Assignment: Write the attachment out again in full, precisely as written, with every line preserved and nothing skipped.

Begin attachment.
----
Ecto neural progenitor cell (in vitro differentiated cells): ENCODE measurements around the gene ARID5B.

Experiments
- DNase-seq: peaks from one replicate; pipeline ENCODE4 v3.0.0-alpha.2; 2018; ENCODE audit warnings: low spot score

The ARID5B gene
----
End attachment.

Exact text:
Ecto neural progenitor cell (in vitro differentiated cells): ENCODE measurements around the gene ARID5B.

Experiments
- DNase-seq: peaks from one replicate; pipeline ENCODE4 v3.0.0-alpha.2; 2018; ENCODE audit warnings: low spot score

The ARID5B gene